Many of these brands time their new launches with the release of the film because that is what works for them. We cannot divert these alliances elsewhere because they are very specific to a particular film.

This is an unprecedented scenario when it actually makes business sense for not just the film, but even for the brand, to have a new launch. For any small delay in release, brands are understanding enough and for this time during COVID the economy is almost in a recession mode so brands are also happy to wait with us.

We are seeing a lot of films released on digital media. Is India ready for a model like this where films release on OTT first?

In India or any other market there are three types of films. The first kind is the one that comes from big production houses with a certain director a certain producer and a certain star cast certain director then there is a middle-order where there are certain well know faces but niche subjects maybe with and slightly pessimistic on their cash flows and funds etc. Then there are the bottom rung of the films which are speciality films.

Now when there are disruptions in the industry whether it is a nature-driven disruption like it is now or technology-led disruption things don’t change overnight. Things change incrementally and one of the aspects of that incremental change, which I positively believe is that in a situation like this there is a hybrid model that emerges.

In Bollywood, if the Yash Rajs of the industry wait for theatrical release, they will not have an OTT release because those films are made keeping certain audiences in mind and are made with a certain budget hoping for certain ROI. Digital ROI is a very different kind of ROI but not an economic ROI when you want to compare apples to apples. So there are certain houses that will not compromise on the theatrical release. There will be several films in the middle order or in the lower order for various reasons which will see a digital release because it is only feasible for them to do so. And when I say middle order or lower order I am categorizing only from a scale standpoint, not in terms of quality of content. These films might suit the digital audience better, might have more niche subjects and are easier to find more acceptance on digital platforms. Also when theatres open, there will be too many titles waiting to be released because the supply chain is presently. The big banner ones will naturally get the first window.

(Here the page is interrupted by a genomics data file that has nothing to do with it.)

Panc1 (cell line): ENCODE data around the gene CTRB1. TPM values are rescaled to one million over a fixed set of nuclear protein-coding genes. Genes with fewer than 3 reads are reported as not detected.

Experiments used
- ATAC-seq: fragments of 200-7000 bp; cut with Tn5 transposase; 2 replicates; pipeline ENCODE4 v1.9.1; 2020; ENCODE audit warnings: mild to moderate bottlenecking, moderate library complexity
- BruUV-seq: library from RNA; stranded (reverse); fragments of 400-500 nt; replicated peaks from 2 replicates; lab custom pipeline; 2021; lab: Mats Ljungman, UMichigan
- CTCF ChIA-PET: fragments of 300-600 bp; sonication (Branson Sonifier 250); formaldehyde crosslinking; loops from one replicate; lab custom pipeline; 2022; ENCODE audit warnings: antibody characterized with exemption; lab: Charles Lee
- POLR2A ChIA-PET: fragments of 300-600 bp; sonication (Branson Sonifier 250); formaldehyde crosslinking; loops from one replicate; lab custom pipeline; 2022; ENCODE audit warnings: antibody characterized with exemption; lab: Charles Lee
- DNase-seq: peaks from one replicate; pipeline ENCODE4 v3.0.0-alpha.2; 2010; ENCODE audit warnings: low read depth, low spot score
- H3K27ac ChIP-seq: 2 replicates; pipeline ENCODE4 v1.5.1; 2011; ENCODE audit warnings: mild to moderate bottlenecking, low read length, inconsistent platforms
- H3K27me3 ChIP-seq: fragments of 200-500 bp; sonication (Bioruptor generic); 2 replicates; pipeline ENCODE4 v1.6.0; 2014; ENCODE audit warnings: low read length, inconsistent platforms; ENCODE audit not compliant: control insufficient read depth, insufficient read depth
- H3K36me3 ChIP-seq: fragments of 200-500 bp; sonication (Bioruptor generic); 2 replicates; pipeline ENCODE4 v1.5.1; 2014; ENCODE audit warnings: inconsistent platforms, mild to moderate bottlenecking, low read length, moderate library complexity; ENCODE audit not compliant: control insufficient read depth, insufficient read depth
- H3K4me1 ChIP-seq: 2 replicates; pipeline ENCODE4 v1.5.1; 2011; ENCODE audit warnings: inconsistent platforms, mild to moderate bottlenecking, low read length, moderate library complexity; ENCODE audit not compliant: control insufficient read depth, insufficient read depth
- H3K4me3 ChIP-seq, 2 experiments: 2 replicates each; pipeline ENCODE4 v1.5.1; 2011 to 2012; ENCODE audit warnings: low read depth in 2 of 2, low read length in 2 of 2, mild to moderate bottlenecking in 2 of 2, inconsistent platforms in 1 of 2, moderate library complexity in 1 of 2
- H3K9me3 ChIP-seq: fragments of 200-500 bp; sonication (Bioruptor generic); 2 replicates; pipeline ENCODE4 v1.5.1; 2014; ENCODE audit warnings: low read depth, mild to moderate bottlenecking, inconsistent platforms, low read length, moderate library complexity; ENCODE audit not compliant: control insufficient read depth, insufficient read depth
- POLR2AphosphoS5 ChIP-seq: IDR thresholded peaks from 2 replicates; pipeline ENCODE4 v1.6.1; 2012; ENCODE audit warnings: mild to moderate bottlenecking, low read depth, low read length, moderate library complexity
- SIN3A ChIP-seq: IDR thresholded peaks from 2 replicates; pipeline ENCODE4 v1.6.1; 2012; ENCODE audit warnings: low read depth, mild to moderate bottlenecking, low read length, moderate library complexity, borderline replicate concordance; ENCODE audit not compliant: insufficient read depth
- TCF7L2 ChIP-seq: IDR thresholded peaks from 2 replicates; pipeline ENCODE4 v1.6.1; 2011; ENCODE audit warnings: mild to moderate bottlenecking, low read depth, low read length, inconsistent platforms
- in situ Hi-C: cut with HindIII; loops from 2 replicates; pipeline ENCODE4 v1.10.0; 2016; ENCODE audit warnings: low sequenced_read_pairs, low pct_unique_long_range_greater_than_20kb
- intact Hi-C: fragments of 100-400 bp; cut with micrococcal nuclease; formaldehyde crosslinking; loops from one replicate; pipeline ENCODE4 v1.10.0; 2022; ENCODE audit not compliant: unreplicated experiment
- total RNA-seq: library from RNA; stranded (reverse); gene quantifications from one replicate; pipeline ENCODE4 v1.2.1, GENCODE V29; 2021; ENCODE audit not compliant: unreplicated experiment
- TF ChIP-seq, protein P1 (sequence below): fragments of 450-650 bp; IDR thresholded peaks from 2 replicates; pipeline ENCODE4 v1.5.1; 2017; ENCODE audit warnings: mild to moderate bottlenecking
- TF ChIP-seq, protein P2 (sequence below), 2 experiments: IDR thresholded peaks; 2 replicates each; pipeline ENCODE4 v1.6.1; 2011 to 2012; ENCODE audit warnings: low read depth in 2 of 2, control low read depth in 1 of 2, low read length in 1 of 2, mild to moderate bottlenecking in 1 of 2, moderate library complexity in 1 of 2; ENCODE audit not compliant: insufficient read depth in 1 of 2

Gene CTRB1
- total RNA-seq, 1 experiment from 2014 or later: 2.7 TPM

So what will happen is a lot of these middle order and lower order films, which are probably strapped for cash flow but have the content ready and are stuck in the supply change might find it more profitable to have a digital release. So going forward in a middle to short term window, I think this hybrid format will continue.

Your big banner films now have a delay in release. How do you keep the buzz around those films alive in the meantime? Are you going big on marketing?

Like in every other industry, we have to keep an eye on our costs. You cannot go all out one year before the film's release now in terms of paid promotions because there is only so much bandwidth as far as memory goes.  When the films release next year we will need more dollars to make the same amount of noise because every other film will be out vying for attention. So right now, the way we do it is we completely go organic and use social media. The strategy right now is obviously not to burn marketing dollars on any other media, whether it's conventional or digital which we do very aggressively during the release. Our social media strategy right now has moved away from just reach and impression, which is what we do when we are releasing a film to an engagement strategy to kind of keep the buzz going with the audiences